By Mark Farris, CEO, Greenville Area Development Corporation
The GADC works with over 100 companies annually who look to locate here or expand existing operations. Of those, about 70% are manufacturers — although certainly not like the factories of decades past. The technology involved in today’s value-added processing has changed so dramatically that many plant floors could be mistaken for NASA laboratories. Chief among these incredible innovations is 3-D printing.
Starting out as a novel way to produce rapid prototypes of new or re-engineered products with polymers and plastics, this technology has the potential to redefine manufacturing using powdered metals and other advanced materials.
Clemson University and GE recently announced a new Additive Manufacturing Lab within GE Power’s Advanced Manufacturing Works facility in Greenville. The Clemson-run lab will be managed by the Center for Advanced Manufacturing and features three machines that print in both metal and industrial plastic, including a new GE Additive Concept Laser M2 Cusing direct metal laser melting (DMLM) machine. GE professionals will train students on specific uses of additive manufacturing as well as optimized machine operations and post-processing techniques. This will provide them with skills and experience on cutting-edge technology demanded by industry leaders today.
“Disruptive technology” is usually approached with caution and skepticism, sometimes to the point of denial. In human history waves of industrial revolution including steam engines, comprehensive electrical distribution and the development of computers become social benchmarks for advancement based on quantum leaps in productivity. Buggy whips and slide rules became punchlines as we measure the impact of these upheavals. We may be on the verge of another with 3D printing and other types of additive manufacturing.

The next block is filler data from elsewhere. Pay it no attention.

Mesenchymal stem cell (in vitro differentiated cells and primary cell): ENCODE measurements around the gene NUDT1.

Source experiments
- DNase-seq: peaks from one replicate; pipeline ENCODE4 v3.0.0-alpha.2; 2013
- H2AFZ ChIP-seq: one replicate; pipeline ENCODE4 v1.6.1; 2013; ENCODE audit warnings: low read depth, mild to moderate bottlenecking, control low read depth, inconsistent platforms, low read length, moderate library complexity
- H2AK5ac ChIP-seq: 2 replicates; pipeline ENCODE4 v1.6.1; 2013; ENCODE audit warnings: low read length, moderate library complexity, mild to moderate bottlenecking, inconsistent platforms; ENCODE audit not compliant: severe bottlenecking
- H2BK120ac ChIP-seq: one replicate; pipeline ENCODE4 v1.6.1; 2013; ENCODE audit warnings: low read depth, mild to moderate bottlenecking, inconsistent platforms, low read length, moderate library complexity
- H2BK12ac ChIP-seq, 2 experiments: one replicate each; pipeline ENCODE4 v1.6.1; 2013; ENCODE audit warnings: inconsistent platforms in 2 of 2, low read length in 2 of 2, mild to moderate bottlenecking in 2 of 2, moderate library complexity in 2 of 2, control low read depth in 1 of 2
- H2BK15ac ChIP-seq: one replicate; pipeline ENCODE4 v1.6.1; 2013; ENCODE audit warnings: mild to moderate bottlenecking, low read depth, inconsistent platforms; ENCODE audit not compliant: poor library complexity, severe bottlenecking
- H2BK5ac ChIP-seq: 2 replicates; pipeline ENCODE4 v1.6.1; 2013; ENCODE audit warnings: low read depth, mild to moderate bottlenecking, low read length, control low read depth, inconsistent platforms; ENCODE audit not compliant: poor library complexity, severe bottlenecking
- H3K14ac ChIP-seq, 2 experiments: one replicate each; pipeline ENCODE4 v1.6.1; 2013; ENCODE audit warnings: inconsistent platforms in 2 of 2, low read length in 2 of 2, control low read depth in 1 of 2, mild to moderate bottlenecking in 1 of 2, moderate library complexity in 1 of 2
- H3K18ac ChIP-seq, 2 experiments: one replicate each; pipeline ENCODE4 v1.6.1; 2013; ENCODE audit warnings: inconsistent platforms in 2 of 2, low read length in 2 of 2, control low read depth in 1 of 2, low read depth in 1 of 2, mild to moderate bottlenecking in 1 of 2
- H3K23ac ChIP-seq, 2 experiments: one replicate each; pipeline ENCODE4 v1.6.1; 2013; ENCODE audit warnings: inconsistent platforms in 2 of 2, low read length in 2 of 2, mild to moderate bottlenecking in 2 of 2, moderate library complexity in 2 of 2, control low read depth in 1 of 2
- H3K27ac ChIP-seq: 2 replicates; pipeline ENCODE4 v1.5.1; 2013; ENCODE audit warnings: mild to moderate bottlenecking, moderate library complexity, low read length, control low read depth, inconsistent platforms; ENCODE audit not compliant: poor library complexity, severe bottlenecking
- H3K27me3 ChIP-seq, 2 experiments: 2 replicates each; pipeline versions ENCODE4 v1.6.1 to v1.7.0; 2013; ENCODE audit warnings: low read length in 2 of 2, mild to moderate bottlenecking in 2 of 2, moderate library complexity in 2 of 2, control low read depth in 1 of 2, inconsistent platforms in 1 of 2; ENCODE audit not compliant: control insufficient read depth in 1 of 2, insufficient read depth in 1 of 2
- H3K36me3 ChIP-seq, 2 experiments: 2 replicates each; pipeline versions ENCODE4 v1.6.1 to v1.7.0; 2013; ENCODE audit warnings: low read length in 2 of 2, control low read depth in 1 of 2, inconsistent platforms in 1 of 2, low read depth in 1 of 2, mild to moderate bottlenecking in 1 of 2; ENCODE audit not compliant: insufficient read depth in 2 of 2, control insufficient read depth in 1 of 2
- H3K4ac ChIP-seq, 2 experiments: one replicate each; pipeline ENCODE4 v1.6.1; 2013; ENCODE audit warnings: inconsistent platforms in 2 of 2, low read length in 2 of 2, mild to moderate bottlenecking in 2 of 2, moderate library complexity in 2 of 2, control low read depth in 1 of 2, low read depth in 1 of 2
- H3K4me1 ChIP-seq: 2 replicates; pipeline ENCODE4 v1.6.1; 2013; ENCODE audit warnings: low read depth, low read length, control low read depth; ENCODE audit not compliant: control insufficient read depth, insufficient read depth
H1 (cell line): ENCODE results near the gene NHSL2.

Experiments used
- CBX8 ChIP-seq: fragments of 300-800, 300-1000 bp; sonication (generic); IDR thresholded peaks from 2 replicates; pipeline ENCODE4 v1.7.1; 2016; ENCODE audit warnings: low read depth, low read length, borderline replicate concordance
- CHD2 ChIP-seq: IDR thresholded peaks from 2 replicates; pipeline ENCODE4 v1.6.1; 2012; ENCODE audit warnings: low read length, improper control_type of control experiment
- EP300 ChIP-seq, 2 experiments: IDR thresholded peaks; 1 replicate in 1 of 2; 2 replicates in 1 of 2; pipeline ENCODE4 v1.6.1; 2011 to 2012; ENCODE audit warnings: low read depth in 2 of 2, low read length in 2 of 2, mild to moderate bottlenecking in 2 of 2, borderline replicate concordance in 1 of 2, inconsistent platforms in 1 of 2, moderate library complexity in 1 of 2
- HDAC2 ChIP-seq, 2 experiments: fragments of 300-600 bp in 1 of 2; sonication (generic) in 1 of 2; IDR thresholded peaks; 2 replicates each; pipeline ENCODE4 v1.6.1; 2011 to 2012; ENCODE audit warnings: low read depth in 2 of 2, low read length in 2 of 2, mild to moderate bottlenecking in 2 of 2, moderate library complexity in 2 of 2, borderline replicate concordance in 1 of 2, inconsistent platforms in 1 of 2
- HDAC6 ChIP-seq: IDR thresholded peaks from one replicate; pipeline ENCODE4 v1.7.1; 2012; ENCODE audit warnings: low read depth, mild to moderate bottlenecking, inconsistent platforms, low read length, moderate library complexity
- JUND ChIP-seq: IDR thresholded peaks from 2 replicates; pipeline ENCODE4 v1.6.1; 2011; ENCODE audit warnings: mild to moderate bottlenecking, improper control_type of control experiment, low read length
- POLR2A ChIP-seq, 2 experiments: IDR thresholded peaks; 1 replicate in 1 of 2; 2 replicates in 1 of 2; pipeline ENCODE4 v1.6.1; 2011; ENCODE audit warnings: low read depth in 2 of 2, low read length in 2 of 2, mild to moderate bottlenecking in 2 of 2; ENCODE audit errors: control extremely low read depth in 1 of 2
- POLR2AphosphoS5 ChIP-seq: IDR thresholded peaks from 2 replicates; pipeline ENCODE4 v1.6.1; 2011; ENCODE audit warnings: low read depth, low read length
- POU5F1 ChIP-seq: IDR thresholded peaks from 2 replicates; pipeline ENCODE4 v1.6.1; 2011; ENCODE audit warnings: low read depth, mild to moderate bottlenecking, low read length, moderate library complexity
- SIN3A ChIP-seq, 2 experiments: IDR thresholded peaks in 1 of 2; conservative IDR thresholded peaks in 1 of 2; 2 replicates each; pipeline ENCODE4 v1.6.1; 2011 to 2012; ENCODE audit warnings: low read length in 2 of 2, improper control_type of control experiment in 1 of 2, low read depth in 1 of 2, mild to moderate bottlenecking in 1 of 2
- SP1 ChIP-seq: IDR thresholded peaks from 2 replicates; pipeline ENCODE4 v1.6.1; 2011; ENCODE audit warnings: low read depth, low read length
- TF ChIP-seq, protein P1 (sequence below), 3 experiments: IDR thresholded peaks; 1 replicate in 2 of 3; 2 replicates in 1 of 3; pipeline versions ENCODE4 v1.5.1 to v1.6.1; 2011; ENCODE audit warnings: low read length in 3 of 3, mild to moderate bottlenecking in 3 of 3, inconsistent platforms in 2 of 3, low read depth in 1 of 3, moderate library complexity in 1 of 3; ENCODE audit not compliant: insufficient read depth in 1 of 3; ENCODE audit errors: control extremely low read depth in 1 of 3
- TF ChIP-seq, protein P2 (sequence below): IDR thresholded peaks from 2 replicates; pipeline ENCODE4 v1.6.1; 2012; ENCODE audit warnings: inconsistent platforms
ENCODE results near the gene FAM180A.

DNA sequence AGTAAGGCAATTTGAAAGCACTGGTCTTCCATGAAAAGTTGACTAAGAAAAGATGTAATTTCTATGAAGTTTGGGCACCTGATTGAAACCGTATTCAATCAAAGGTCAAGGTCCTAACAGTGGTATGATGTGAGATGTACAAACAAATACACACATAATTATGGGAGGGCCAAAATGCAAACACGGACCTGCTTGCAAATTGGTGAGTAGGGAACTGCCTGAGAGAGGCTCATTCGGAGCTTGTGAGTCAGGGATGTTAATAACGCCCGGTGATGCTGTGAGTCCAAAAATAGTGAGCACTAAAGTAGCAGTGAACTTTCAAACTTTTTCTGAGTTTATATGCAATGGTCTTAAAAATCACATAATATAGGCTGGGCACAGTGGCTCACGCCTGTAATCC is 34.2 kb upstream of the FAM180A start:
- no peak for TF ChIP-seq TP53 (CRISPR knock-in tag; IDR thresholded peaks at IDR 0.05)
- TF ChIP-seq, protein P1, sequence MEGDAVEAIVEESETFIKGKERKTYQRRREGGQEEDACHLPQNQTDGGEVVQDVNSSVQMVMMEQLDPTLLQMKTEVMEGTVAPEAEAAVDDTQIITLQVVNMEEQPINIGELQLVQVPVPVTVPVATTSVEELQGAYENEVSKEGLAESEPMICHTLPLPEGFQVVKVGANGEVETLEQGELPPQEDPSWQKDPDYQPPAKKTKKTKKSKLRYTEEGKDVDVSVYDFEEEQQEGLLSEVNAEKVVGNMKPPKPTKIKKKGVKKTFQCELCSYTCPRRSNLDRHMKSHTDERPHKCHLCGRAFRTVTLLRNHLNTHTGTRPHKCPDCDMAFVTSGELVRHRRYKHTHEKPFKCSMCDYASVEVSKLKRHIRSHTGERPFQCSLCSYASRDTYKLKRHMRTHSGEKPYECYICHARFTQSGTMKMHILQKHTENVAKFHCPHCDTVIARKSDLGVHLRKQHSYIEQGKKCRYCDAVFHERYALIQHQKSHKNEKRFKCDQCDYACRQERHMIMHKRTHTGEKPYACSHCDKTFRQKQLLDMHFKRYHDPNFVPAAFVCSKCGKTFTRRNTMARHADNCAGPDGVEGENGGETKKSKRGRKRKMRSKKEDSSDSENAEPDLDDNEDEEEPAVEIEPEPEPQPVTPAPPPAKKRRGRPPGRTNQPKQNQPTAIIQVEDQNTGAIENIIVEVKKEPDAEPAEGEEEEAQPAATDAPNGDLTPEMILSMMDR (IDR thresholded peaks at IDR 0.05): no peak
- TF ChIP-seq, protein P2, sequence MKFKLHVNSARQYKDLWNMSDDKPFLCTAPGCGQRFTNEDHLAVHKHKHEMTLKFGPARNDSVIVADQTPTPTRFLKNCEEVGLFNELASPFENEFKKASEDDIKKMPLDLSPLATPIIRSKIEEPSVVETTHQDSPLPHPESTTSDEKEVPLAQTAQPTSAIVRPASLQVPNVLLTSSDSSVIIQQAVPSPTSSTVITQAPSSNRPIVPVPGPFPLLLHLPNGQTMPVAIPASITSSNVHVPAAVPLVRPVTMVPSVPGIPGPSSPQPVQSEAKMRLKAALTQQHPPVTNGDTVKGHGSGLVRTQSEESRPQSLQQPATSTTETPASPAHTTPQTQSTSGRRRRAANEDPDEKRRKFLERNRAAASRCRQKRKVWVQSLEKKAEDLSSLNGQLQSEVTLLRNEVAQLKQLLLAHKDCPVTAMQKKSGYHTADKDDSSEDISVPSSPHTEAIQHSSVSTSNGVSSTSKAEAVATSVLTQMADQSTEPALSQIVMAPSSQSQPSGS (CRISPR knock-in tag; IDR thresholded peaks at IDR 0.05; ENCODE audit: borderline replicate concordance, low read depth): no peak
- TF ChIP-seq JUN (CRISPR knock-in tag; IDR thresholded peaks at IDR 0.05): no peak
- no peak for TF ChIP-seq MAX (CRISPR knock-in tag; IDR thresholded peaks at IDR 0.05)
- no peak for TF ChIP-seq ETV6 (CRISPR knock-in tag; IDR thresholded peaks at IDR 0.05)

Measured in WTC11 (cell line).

Profit Through Productivity
Often referred to as “Star Trek” technology based on the radical 1960’s TV show, three dimensional ‘printing’ to many is almost magical. The concept of building, layer by layer, a part or product instead of stamping, forming, molding or milling will turn manufacturing more into a technology-based venture as opposed to present labor-intensive processing. Gone will be lines of workers adding value in a chain of handling parts or products — replaced with units designed to spit out a finished component or even a fully- integrated product. Fewer people, more and better parts AND higher profits. Every industrial engineer’s dream!
Distribution Costs Savings
Despite lower fuel prices, the complex and sometimes risky process of global and domestic logistics is often one of the largest expense items impacting EBITDA. The ability to design and then build almost every component part of a product may eliminate several steps in the manufacturing process. Besides significant time savings, the requirement to ship to multiple locations for different value-added treatment could be reduced.
Manufacturers are often asked to make slight variations in essentially the same product at the request of clients. As branding and therefore exclusivity becomes more important to many companies, the ease of customization brought about by 3D printing is extraordinary. The elimination of ‘re-tooling’ to achieve these product alternatives can be a huge windfall. The resulting emphasis on unique design would allow many companies the freedom to experiment at very little cost.
Manufacturing Costs Become More Uniform
The capacity to refine many manufacturing processes almost to the point of standardization would eliminate many risks as a company goes through product development. While leaving plenty of room for adaptation, the established core cost of making a part or product would be apparent. The greatest variant again, may well be innovation and creativity.
What Choice is There?
Fax machines were transformational for business communication when they began to be used widely in the mid 1980’s. Any group that resisted the early versions of these torturous devices was immediately left at a disadvantage in a competitive environment. Many of us struggled with the change brought about by instantaneous response times… until we lost a client because we didn’t have such a machine!
3D and additive manufacturing technologies are here to stay, and the longer a company refuses to embrace the transformation, the further behind they’ll be in the globally competitive manufacturing arena. Fortunately, Greenville once again is planning to be on the leading edge.